In Colonial America, the Collins family arrives to establish their fishing business. Building an entire town, the Collins family prospers and Collinsport thrives due to their influence. But young Barnabas Collins spurns the wrong woman when he rejects the servant girl Angelique in favor of Josette. Angelique, who is a very powerful witch, kills Barnabas’s parents and uses her magic to have Josette walk off a cliff to die on the rocks below Collinwood. When Barnabas leaps to follow her, Angelique curses him, transforming him into a vampire who cannot die. When that does not bring Barnabas to her, Angelique rallies the townspeople and they bury Barnabas.
Almost two hundred years later, in 1972, the Collins family is in decline, with Elizabeth running the nearly abandoned Collinwood and presiding over the remnants of the family. Roger Collins, a widower, is raising his son David (who sees his mother’s ghost) and Elizabeth hired Victoria Winters to act as nanny and tutor. Also occupying Collinwood are Elizabeth’s daughter Carolyn, the psychotherapist Dr. Julia Hoffman, and the groundskeeper, Willie Loomis. When a dig unearths Barnabas, the vampire feeds and returns to Collinwood where he makes himself known to Elizabeth.
Elizabeth allies herself with Barnabas on the hope that his plans to revitalize the family business will work. But almost immediately, Angelique – who has survived and been bleeding the Collins family business dry as their main competitor – learns of Barnabas’s return and she sets out to win him over. Failing to lure him away from his interest in Victoria, who appears to be Josette resurrected, Angelique sets out to destroy the Collins family once and for all.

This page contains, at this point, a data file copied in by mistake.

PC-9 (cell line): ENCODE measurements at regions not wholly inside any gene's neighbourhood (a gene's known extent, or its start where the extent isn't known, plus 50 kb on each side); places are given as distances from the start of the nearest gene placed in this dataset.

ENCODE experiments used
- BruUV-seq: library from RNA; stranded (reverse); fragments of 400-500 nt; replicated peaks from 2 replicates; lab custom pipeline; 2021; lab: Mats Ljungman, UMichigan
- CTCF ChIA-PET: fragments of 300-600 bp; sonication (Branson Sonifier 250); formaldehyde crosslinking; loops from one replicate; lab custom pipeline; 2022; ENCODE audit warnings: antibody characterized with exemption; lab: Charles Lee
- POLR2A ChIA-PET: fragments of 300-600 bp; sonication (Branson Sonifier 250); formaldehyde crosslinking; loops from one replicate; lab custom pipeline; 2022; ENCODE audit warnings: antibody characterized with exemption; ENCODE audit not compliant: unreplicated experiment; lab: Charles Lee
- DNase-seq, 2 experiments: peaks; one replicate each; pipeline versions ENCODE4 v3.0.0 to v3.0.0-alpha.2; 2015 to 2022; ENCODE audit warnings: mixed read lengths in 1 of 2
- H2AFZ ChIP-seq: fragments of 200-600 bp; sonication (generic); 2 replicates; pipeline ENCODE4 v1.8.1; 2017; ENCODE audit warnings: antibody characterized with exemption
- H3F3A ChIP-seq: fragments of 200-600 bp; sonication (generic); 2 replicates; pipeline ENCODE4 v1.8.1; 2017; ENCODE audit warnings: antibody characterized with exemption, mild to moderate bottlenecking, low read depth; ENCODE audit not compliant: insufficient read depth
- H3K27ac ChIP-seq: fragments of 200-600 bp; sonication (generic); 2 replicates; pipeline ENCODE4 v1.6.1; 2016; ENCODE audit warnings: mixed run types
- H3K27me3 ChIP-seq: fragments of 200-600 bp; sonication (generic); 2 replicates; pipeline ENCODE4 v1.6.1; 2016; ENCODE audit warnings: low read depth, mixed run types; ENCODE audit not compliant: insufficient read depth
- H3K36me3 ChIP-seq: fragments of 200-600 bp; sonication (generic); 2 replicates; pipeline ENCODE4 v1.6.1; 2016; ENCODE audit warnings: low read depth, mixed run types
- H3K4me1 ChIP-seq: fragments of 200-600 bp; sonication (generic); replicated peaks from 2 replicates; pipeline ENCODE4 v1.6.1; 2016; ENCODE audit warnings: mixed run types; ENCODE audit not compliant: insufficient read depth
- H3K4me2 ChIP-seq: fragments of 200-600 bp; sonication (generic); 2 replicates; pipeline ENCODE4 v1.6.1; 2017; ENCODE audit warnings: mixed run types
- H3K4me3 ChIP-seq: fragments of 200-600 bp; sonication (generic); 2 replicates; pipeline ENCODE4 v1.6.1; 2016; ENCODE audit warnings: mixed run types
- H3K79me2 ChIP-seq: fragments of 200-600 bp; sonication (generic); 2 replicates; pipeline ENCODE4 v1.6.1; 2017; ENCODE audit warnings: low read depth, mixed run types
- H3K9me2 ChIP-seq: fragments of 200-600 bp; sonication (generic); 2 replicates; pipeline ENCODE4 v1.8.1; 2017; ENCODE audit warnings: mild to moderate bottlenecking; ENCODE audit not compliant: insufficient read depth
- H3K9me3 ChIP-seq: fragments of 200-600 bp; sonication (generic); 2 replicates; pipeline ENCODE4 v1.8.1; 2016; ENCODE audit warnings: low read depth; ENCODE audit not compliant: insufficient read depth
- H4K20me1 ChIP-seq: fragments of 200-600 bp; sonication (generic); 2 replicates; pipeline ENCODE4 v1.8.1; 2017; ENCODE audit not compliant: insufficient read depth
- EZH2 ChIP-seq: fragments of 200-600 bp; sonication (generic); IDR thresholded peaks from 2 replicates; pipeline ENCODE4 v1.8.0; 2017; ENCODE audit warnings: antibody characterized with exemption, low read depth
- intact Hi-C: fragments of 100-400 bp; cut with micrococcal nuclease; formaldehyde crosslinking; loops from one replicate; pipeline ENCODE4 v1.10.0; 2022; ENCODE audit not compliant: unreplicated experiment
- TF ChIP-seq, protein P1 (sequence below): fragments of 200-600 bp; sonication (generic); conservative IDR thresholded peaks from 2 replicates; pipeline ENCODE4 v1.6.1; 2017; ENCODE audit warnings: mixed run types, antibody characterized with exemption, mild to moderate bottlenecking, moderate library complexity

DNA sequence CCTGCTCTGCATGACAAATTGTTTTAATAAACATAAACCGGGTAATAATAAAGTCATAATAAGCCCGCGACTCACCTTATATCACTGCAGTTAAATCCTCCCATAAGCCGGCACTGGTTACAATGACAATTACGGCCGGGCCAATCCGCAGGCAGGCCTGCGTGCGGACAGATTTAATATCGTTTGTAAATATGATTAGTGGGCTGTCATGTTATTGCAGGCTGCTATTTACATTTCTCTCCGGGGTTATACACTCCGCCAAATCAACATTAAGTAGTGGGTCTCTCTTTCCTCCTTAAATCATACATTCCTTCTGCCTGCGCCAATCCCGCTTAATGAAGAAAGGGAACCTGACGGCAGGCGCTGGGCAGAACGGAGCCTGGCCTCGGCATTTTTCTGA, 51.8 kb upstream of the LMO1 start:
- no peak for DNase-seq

Right off the bat, it is worth noting that Dark Shadows as a comedy reinvention of the campy soap opera original is almost entirely ruined by the promotional campaign surrounding the movie. Tim Burton did not have a bad idea when he tried to transform something that was arguably hokey into a comedy, but the advertisements spoiled almost all of the humor by revealing most of the film’s jokes! The result is that those who have seen the trailers have seen most of the comedy, are unsurprised by it, and are left with a stiff horror that is more cluttered than ever scary or intriguing in its supernatural elements. The exception to this is in the character of Willie Loomis. Willie’s presence in Dark Shadows is firmly rooted in the comedic and the best unspoiled lines of the film are all delivered by him.
Unfortunately, spoiling the film – or presenting it through advertising as one type of film when it is much more of a blend – ends up as only one problem. Within the movie itself, Dark Shadows tries to take on too much. While it is clear that the writers Seth Grahame-Smith and John August have a clear knowledge of the original Dark Shadows, they try to cram pretty much all they know into one movie. This would be like making an NCIS movie wherein the film tried to incorporate everyone’s favorite moments into one movie. It simply doesn’t work.